Wes Craven is one of the most influential names in horror. Over the decades, he brought such landmark movies as A Nightmare on Elm Street, Scream, Last House on the Left, and The Hills Have Eyes to life. Craven died just a couple weeks ago, bringing a bitter close to his wonderful career and leaving a void in the world of our nightmares. However, some of Craven’s best films aren’t necessarily his most popular, and have gone relatively unwatched in comparison. If your bad dreams are lacking a little spice, I humbly bring forward some lesser known Craven treats you can no longer put off watching.
(Oh, and if you watch the trailers, be aware that some of them can be a little spoiler-y at times!)
THE SERPENT AND THE RAINBOW (1988)
The real-life zombies of Haiti have been a fascination to the rest of the world for decades, and The Serpent and the Rainbow is the ultimate dark exploration of that fascination. Dr. Dennis Alan, a successful and daring anthropologist in the mold of Indiana Jones, is dispatched to Haiti by a pharmaceutical company who want to obtain a sample of “zombie powder” for potential medical use. With the help of a local doctor, Alan begins his search for someone who will share the secret of zombification. That quest turns out to be insidiously dangerous, as the Tonton Macoute, a paramilitary intimidation force, have designs on keeping the secret in Haiti.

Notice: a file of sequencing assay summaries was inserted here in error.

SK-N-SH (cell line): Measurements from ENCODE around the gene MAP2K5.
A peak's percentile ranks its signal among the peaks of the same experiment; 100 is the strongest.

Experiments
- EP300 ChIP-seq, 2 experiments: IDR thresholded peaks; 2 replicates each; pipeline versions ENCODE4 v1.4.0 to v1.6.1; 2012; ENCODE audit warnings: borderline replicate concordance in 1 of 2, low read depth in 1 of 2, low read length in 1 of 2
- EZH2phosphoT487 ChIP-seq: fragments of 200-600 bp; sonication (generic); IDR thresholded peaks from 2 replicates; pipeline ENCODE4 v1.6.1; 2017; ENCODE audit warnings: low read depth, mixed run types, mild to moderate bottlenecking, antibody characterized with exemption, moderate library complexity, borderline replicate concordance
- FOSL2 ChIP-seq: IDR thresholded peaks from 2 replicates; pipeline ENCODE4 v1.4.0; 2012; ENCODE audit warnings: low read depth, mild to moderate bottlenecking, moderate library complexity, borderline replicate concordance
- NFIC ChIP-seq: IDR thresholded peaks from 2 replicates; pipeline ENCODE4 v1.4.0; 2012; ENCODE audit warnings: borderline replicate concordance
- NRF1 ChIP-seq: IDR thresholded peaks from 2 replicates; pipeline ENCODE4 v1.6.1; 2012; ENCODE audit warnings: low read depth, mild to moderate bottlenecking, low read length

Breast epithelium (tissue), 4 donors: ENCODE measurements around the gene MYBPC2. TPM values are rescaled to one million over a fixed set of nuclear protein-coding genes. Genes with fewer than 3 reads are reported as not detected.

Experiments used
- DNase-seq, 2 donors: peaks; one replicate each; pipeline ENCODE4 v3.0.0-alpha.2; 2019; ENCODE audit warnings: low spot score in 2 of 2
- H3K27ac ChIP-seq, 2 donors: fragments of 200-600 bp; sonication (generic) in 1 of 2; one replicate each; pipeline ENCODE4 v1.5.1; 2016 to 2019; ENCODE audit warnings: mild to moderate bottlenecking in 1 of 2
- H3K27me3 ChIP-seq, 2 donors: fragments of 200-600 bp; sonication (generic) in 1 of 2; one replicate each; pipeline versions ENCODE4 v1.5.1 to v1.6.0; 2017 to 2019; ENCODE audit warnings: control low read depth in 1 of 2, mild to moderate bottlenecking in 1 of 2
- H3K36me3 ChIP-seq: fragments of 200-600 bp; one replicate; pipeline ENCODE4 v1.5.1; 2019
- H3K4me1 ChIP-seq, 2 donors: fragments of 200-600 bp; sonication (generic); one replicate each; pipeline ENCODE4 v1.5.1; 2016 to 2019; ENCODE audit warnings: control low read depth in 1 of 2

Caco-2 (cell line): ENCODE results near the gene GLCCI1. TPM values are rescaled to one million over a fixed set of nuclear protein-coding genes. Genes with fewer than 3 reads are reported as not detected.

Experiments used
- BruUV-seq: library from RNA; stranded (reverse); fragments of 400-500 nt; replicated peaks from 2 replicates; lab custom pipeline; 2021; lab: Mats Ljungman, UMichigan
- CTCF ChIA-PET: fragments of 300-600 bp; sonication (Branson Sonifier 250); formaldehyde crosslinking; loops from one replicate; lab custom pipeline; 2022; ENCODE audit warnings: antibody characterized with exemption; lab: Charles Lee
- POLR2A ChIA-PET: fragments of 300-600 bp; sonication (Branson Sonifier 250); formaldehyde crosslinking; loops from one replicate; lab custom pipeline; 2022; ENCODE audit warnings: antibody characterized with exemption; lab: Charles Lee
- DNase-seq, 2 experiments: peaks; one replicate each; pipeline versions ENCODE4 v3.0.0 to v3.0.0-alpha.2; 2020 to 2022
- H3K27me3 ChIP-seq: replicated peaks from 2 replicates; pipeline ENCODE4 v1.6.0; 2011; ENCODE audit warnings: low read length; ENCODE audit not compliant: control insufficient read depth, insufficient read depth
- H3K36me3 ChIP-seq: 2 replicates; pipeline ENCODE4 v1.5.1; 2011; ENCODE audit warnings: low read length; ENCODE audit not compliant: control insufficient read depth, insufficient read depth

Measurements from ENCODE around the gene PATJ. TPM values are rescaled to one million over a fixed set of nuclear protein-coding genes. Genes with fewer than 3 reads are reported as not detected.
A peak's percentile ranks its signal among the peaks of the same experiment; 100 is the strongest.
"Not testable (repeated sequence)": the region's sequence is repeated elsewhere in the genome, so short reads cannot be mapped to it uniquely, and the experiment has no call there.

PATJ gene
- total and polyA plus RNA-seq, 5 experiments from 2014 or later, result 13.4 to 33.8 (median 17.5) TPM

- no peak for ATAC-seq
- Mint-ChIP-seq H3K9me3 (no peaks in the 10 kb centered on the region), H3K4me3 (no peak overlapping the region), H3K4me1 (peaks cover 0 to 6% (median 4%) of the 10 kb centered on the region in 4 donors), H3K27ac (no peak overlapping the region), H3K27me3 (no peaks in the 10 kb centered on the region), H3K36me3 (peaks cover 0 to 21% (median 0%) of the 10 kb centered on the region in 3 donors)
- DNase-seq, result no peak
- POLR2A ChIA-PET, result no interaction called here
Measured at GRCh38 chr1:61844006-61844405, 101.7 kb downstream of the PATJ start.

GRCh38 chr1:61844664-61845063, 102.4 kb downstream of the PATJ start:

What makes The Serpent and the Rainbow so effective is its gripping realism. It spares no feelings in the depiction of grinding poverty under the tyrannical rule of the Duvalier family in Haiti. For the movie’s first half, most of the threats are very, very real ones experienced by the people of Haiti in the 20th century. When the horrific fantasies and nightmares begin to seep in, it all seems so real thanks to what came before. Toss in great earnest performances, an ingenious exploitation of the fear of being buried alive, and a sequence involving a well-placed nail that will give all men a permanent cringe and voila! You have a chilling and original horror classic.
THE PEOPLE UNDER THE STAIRS (1991)